Russian Protectionism may Offer Chances For Local CMOs, Expert Says

By Dan Stanton

- Last updated on GMT

Russian Protectionism may Offer Chances For Local CMOs, Expert Says
Russian Protectionism may Offer Chances For Local CMOs, Expert Says

Related tags Big pharma firms Vladimir putin Russia Pharmacology

Pharma may be "wary of making big investments" in the protected Russian market leaving an opportunity for local CMOs, according to an industry expert.

The Russian Pharma 2020 strategy​, set up by ex-President Vladimir Putin in 2009, aims to strengthen the local pharmaceutical industry with a series of protective measures including the ruling that at least 70% of all drugs must be manufactured on Russian soil.

Former Director of External Supply for GlaxoSmithKline, Jim Browne, said this, coupled with the Government's projected industry growth of a staggering 75% to $35bn by 2020, represents huge opportunities for local contract manufacturing organisations (CMOs) as international pharma firms attempt to get their products into the market.

Browne told delegates at the Global Pharmaceutical Contract manufacturing (GPCM) Conference in London, UK last month there are basically three ways foreign firms are dealing with the legislation:

“Either you license your product to someone who manufactures it themselves, you contract manufacture it or you build your own site.”

Cheaper Manufacturing Options?

The high costs associated with building your own facilities are further impaired by Pharma 2020’s “strict price referencing control,”​ Browne added. With Government controls applying to all products on the essential drug list as well as those products where generics are available, sale prices are not freely movable and return on investment may be an issue.

Therefore, Browne said, “many companies are wary of making big investments themselves,”​ and so the opportunity stands for local producers to offer their manufacturing services to a range of companies.

However, foreign companies need to be certain of Russia’s rules. “Pharma 2020 is not suitable for foreign companies,”​ Dr. Petr Denisov of Russian firm Synergy Research Group told this publication. “Manufacturing of any drugs locally in Russia does not bring the status ‘local manufacturer’”​ to the foreign firm.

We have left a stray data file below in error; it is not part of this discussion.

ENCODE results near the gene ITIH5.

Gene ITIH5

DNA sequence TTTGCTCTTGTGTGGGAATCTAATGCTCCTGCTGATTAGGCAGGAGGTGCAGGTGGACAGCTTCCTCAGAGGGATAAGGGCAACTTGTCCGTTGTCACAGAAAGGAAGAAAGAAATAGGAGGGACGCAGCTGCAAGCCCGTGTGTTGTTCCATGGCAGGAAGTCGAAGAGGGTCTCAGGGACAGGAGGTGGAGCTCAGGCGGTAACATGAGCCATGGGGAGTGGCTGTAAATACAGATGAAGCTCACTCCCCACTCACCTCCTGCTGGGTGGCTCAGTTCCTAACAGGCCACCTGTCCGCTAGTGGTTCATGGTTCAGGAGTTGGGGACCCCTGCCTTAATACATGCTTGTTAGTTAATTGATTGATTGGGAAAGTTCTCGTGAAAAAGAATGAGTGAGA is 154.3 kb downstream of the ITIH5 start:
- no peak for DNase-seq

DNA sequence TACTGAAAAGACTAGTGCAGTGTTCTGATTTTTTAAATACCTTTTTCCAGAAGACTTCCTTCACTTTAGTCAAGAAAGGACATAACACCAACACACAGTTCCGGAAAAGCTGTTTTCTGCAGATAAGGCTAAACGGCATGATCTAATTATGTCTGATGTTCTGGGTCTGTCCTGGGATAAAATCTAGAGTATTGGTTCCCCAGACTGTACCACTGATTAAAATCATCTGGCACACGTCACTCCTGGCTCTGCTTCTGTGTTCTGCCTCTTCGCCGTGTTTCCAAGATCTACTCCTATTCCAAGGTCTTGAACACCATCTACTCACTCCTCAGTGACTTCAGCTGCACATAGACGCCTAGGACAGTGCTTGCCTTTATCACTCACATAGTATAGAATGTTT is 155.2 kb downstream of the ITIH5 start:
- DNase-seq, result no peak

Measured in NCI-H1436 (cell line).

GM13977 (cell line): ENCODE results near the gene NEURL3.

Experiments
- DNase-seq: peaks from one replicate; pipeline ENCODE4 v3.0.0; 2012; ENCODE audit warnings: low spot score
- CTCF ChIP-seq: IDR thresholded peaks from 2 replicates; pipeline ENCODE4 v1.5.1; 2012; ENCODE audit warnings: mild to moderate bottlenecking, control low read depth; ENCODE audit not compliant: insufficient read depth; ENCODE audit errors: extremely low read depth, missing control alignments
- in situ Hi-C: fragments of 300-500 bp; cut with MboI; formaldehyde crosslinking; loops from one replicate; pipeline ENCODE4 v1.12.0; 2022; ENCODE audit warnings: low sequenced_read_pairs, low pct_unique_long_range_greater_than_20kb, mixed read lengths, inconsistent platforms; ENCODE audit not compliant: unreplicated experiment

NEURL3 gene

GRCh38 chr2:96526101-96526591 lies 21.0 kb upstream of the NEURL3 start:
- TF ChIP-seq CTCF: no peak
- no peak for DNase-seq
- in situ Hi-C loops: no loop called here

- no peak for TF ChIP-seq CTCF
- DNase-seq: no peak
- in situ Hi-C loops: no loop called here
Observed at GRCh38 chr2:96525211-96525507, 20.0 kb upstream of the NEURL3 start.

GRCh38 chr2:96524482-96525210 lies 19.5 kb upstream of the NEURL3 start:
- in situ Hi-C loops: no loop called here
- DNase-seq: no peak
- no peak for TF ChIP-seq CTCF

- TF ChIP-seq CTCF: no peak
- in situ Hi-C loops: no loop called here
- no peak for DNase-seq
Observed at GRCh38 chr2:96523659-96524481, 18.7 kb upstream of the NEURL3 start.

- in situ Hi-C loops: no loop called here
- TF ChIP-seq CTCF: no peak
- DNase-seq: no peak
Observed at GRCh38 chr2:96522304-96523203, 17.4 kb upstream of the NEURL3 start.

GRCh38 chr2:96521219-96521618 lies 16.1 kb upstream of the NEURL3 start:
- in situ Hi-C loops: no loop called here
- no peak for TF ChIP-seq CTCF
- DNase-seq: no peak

A number of firms have responded to the regulations by creating joint ventures. GSK formed a 2011 local partnership deal​ with Moscow-based vaccine firm, Binnopharm, who manufacture GSK’s cervical cancer, rotavirus and pneumococcal vaccines for Russia.

In another example, Germany’s Bayer teamed up with local firm Medsintez​ in a deal that allows them market access.

Most of the foreign CMOs that have tried to enter the Russian market have also chosen the partnering route, In 2011 for example, Aurobindo created a joint venture with Russia's OJSC Diod​ to make OTC products explaining that the deal allowed it access to the “growing and challenging Russian market”​ and “fully complies with the priorities of the strategy for development of the Russian pharmaceutical industry.”

Building Your Own Doorway to Russia

Though requiring more capital, some Big Pharma firms have responded by building their own facilities in Russia. Novartis invested $500m​ into a new facility in St Petersburg in 2011, AstraZeneca invested $150m in a facility​ in the country’s Kaluga region in the same year and in 2012 Japanese firm Takeda entered the Russian market with a $96m facility of its own​.

For others, the outright purchase of a Russian company can bring about access to this closed market. Polish firm Polpharma, for example, bought Russian firm Akrikhin.

External Manufacturing Manager Adrzej Hoczyk told with the strict limitations imposed in Russia “one of the choices is to build a company there or to simply to buy it - as in our case - so you can cover this market.”

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